“Are we meant to learn lessons from our dreams?” asked Cheryl, in an email I received this week. It’s a good question, both simple and complex, and one many people ask. So, are we meant to learn lessons from our dreams?
I’ve been watching Isobel, my eight month old granddaughter, learning to crawl. You might think crawling is innate, an instinct, but not all babies crawl before they can walk. Some progress directly from sitting to standing and walking, while others get mobile by rolling around, or shuffling on their bottoms, or scrabbling on hands and feet rather than on hands and knees.
Newborns have an instinctive crawling reflex. If you place a newborn on her mother’s tummy, she will usually do the ‘breast crawl’, crawling up to latch on to her mother’s nipple. If you place babies onto their tummies in their first weeks of life, you will see little movements like crawling. Although they don’t make any forward movement, this action is believed to help protect them from asphyxiation when lying face down. The instinct seems to disappear after a few weeks, and since babies in some cultures never crawl, it appears that crawling is just one of many possible solutions babies find to satisfy a drive to get mobile before they work out how to walk.
Here’s what I’ve learned from watching Isobel learn to crawl.
The most important thing is the toy she wants to get to. It’s all about keeping her eye on the prize. Locked on all fours, swaying, getting nowhere, you can almost hear her thinking, searching for a solution. At least, that’s my interpretation of what’s going on.
Does this remind you of a situation in your life, now or in the past, where you know what you want to achieve, but you can’t seem to get it happening? Or you can’t quite work out exactly what to do? Or you just feel stuck?
What do you do next? Keep trying? Get frustrated? Look for a different solution? Give up? Feel like a failure? Cry for help?
What is the right thing to do? Is there a life lesson here?
Some argue for persistence. Stick with the formula, stick with doing what you’re doing, and you will eventually succeed. Others argue the opposite. If what you’re doing isn’t working, then you need to change what you’re doing.
Isobel might have found a different way to get mobile. She got pretty good at doing the roly poly, which, by adding a wriggle here and there, sort of got her to where she wanted to be, but crawling still intrigued her, so she spent more time swaying on all fours, thinking. And growing stronger. After a few days, she tried hefting both legs at the same time, and then finally worked out the cross crawl pattern – move right knee and left hand, then left knee and right hand. Now she’s building up the strength to go more than four little crawls at a time.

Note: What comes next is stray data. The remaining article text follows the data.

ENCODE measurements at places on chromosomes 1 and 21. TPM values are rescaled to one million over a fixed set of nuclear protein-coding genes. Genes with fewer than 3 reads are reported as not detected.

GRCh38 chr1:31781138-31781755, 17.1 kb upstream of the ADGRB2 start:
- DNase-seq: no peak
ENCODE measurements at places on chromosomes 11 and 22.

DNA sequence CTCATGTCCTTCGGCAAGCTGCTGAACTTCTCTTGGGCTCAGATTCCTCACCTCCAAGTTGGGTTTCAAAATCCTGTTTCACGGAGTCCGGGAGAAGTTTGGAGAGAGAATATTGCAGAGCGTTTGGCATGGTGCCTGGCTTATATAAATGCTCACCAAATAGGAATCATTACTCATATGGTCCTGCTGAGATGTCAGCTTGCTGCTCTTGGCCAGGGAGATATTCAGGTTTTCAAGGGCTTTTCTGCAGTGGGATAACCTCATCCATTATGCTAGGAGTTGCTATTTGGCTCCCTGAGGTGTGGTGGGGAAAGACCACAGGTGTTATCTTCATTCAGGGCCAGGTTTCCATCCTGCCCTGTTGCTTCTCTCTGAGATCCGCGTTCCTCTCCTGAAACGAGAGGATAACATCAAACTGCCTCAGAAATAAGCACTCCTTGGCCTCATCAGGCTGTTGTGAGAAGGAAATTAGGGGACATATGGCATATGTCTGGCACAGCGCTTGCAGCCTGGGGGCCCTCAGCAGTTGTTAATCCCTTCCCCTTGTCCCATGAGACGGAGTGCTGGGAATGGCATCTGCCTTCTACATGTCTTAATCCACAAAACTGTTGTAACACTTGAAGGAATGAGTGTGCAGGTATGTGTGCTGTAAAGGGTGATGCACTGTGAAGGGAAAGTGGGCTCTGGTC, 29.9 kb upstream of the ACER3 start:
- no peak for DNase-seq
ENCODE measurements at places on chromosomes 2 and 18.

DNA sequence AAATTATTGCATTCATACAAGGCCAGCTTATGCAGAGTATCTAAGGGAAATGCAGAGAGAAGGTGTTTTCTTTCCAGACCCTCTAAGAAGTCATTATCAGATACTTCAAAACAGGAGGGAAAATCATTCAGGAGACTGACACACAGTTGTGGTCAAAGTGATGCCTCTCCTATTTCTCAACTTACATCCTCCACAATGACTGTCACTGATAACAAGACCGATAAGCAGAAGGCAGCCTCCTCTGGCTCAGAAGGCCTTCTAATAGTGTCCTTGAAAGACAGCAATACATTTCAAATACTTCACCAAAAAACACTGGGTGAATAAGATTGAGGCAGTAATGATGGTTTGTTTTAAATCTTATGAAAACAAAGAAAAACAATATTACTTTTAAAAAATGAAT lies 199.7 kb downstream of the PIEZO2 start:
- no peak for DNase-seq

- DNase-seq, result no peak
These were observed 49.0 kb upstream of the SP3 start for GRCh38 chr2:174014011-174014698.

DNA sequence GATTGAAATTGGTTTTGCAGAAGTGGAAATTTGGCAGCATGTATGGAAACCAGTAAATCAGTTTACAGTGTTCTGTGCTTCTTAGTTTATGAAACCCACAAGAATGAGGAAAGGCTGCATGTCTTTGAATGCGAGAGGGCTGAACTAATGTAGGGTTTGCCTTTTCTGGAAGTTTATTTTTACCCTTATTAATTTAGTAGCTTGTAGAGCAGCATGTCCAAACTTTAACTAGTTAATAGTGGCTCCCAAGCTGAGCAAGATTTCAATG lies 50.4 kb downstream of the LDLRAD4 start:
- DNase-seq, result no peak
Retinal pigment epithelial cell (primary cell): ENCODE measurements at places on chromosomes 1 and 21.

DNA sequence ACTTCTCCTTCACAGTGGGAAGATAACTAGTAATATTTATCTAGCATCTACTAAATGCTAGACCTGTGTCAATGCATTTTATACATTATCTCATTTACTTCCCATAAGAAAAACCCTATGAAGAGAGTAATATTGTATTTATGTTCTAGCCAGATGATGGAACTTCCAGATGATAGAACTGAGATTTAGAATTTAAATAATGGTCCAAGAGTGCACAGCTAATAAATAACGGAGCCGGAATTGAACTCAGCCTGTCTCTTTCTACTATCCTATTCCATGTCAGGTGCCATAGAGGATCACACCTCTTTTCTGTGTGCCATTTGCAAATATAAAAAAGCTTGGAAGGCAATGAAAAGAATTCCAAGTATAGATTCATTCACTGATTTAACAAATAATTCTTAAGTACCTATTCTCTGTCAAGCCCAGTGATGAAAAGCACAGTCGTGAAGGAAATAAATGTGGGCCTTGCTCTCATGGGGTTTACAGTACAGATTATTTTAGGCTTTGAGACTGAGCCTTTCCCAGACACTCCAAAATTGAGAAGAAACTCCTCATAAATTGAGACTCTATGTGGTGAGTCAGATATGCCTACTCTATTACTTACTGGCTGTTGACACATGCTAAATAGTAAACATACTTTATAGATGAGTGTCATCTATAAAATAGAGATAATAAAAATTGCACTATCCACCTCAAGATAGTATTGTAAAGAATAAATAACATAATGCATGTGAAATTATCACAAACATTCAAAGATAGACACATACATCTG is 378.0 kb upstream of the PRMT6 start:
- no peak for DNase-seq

What can you take from Isobel’s story to apply to a situation where you feel stuck?
Are you really stuck? Or, like a baby swaying on all fours, are you really in training, practising and acquiring accessary skills, gaining strengths, developing and refining systems, even if all you’ve got is a feeling of getting nowhere? Is the resistance you feel actually assistance in disguise? Is giving up the best solution, or might today be the day when everything you have learned finally clicks into co-ordination and, quite suddenly, you achieve your goal?
“You can’t walk before you can crawl,” is a commonly quoted life lesson. Not necessarily true when considered literally. Generally true metaphorically.
I’m not sure what kind of lessons Cheryl was referring to when she asked if we are we meant to learn lessons from our dreams, but I do know that our dreams process our conscious and unconscious experiences of the last 24-48 hours, matching them to our past experiences before filing them away as ‘same old’ or ‘new’. So our dreams reflect our personal beliefs about life – the life lessons we have drawn and relied upon (same old), and new life lessons in the making.
The lessons I draw from my life experiences may be different from the lessons you draw, and the lessons you drew when you were ten may be different from the lessons you will draw when you are ninety. What seems right or feels right or works right for you may be totally wrong for me, but the more we share and compare what our life lessons have taught us, the closer we move towards living our lives meaningfully.
When you interpret your dreams, you understand the unconscious patterns of your life. You see how you live your life according to the personal lessons you have learned, and you see which of those life lessons are working well for you, and which are not. It’s never too late to learn (oh, that’s a universal life lesson, by the way), and if it’s meaningful life lessons you’re after, look into your dreams to understand your life, how it has shaped you, and how you can choose to shape it.
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